There are a number of other important points of structure besides those referring to the somites and appendages in which Limulus agrees with Scorpio or other Arachnida and differs from other Arthro- '11'1 poda.
These forwardly-slipped somites are called " prosthomeres."
But although in such lower Crustacea the nerve-ganglia of the third prosthomere have not fused with the anterior nerve-mass, there is no question as to the prae-oral position of two appendage-bearing somites in addition to the ocular prosthomere.
Both belong to the category of " coelomoducts," namely, r- ' tubular or funnel-like portions of the coelom opening to the exterior in pairs in each somite (potentially,) and usually persisting in only a few somites as either "urocoels" (renal organs) or "gonocoels"(genital tubes).
(After Lankester.) placed in the same somites as those of Scorpio, but there is one additional posterior pair.
- Embryo of scorpion, ventral view showing somites and appendages.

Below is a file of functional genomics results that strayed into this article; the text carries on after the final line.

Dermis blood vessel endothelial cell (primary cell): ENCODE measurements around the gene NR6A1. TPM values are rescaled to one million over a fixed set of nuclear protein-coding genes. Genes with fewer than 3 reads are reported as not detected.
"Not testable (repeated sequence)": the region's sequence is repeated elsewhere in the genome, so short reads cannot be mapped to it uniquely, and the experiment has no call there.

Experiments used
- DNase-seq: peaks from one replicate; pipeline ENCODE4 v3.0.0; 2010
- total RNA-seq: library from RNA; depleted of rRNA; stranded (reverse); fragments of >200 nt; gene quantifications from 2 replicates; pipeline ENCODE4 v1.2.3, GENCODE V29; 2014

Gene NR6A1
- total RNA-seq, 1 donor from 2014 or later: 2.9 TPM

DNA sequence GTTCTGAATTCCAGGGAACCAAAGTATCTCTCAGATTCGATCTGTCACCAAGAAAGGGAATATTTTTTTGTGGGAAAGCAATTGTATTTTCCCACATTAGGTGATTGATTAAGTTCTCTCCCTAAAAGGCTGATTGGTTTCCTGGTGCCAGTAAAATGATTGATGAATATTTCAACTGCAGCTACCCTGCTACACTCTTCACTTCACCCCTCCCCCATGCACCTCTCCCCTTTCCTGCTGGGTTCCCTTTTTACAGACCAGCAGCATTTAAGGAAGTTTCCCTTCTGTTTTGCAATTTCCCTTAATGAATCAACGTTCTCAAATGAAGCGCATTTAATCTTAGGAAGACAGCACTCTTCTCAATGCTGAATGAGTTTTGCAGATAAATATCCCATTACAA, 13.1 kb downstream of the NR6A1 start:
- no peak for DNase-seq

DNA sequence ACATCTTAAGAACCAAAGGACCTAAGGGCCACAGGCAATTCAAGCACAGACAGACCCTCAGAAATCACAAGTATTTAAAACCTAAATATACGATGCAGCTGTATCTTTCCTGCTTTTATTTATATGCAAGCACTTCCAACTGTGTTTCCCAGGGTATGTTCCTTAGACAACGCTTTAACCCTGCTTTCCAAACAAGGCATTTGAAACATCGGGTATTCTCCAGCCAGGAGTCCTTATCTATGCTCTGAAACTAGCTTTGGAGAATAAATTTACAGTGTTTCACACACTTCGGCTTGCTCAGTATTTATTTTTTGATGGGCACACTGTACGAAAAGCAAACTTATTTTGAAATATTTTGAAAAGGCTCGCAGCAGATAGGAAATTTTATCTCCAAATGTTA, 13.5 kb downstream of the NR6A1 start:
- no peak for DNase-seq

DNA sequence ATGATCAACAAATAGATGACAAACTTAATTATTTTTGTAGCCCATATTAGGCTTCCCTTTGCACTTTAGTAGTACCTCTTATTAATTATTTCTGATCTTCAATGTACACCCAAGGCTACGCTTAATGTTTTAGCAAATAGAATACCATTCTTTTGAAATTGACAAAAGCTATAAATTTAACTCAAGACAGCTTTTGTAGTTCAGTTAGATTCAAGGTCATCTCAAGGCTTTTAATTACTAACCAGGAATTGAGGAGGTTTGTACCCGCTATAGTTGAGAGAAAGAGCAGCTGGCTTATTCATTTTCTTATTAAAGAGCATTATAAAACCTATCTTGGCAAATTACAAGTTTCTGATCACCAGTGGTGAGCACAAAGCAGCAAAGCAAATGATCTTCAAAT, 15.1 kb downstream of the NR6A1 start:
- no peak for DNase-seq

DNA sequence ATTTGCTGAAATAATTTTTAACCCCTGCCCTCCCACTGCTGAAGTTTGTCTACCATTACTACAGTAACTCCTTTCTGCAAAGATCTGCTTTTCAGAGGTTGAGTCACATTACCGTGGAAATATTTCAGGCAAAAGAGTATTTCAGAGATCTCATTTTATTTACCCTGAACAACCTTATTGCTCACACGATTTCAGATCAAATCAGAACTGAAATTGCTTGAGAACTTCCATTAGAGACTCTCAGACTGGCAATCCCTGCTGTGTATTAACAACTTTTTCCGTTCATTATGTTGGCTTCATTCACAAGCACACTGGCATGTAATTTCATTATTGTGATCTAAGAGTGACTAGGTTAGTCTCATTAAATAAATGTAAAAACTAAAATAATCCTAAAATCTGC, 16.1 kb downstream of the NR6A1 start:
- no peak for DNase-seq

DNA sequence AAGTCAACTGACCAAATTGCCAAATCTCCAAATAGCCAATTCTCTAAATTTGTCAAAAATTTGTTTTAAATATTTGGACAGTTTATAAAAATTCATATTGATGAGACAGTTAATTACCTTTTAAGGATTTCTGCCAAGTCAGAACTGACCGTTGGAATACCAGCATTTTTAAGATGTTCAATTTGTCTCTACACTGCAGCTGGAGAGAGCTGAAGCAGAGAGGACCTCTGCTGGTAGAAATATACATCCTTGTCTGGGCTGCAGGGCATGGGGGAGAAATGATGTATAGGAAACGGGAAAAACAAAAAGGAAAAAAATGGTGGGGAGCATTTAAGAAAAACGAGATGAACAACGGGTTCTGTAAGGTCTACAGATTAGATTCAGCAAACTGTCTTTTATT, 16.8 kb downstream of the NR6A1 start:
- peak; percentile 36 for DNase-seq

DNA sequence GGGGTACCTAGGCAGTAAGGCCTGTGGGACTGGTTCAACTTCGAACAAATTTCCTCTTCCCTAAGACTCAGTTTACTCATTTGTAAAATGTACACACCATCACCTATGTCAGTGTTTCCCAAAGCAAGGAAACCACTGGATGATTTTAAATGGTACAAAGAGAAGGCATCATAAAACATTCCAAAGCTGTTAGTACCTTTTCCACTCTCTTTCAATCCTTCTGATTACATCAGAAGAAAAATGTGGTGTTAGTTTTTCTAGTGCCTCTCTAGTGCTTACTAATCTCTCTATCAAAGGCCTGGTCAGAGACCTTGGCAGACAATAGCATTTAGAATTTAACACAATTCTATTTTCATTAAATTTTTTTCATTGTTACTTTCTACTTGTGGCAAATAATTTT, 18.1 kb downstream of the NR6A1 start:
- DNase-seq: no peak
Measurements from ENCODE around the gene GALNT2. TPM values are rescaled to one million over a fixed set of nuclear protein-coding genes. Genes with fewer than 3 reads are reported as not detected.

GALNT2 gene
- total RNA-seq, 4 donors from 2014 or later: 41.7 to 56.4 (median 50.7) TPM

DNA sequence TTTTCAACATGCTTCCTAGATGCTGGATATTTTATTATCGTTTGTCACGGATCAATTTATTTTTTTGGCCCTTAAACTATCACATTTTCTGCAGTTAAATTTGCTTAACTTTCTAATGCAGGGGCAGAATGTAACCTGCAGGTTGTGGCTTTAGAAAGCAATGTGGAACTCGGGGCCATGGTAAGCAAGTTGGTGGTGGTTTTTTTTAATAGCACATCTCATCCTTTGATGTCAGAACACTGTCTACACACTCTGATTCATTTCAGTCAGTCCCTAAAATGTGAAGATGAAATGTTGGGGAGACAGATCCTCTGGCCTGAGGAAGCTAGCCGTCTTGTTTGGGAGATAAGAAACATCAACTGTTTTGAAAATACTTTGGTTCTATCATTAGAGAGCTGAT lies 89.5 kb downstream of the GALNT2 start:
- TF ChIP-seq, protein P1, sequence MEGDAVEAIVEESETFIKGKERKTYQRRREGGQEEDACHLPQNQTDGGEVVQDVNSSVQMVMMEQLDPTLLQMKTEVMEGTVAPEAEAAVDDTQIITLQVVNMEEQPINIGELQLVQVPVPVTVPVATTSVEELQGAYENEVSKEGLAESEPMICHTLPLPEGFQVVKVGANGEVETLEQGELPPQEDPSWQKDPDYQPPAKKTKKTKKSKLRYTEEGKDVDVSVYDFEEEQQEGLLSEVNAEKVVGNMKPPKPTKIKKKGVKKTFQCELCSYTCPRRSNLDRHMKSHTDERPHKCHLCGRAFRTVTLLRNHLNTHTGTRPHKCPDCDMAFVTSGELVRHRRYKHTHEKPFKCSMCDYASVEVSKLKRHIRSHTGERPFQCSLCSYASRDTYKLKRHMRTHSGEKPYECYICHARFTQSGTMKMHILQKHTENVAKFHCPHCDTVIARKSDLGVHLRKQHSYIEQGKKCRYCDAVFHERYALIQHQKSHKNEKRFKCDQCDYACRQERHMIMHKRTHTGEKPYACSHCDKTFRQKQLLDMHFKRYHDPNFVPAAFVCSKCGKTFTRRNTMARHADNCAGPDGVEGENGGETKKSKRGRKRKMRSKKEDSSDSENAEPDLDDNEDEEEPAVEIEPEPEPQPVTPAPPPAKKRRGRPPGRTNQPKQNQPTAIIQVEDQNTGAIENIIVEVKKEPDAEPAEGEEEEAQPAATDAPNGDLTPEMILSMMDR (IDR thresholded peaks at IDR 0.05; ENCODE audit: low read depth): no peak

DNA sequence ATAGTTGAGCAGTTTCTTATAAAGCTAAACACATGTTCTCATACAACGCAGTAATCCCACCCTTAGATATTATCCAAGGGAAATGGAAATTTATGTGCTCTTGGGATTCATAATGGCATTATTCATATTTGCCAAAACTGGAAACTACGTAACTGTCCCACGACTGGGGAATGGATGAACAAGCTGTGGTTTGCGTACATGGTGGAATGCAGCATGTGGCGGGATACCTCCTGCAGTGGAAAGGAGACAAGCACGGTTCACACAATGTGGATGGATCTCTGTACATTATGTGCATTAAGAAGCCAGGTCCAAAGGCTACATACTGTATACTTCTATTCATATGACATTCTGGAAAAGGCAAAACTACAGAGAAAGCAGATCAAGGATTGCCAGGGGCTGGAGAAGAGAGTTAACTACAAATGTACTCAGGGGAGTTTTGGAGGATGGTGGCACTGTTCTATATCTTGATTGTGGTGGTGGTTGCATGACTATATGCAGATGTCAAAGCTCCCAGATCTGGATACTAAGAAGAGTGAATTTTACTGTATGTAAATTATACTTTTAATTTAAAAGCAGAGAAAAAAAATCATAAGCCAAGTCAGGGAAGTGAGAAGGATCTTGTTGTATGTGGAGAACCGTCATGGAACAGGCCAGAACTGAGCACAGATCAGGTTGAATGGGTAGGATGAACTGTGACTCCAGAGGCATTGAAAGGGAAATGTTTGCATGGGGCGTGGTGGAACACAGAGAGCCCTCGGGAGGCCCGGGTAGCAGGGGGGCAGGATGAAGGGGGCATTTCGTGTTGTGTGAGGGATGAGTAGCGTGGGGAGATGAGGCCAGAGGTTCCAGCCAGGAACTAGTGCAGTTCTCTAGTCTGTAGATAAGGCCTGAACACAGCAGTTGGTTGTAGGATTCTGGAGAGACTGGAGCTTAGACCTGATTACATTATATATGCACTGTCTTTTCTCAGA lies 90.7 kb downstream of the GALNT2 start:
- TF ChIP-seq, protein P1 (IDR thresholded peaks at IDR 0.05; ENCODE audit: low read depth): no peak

The Roman numerals indicate the body somites and the two figures are adjusted for comparison.
But most important of the evidences presented by the trilobites of affinity with Limulus, and therefore with the Arachnida, is the tendency less marked in some, strongly carried out in others, to form a pygidial or telsonic shield - a fusion of the posterior somites of the body, which is precisely identical in character with the metasomatic carapace of Limulus.
38), like that of Limulus and Scorpio, and that lateral spines on the pleura of the somites are frequent as in Limulus, and that neither metasomatic fusion of somites nor post-anal spine, nor lateral pleural spines are found in any Crustacean, nor all three together in any Arthropod besides the trilobites and Limulus - the claim of the trilobites to be considered as representing one order of a lower grade of Arachnida, comparable to the grade Entomostraca of the Crustacea, seems to be established.
- Euarthropoda having two prosthomeres (somites which have passed from a post-oral to a prae-oral position), the appendages of the first represented by eyes, of the second by solitary rams which are rarely antenniform, more usually chelate.
Intermediate somites forming a mesosoma occur, but tend to fuse superficially with the metasomatic carapace or to become co-ordinated with the somites of the metasoma, whether fused or distinct to form one region, the opisthosoma (abdomen of authors).
In the most highly developed forms the two anterior divisions (tagmata) of the body, prosoma and mesosoma, each exhibit six pairs of limbs, pediform and plate-like respectively, whilst the metasoma consists of six limbless somites and a post-anal spine.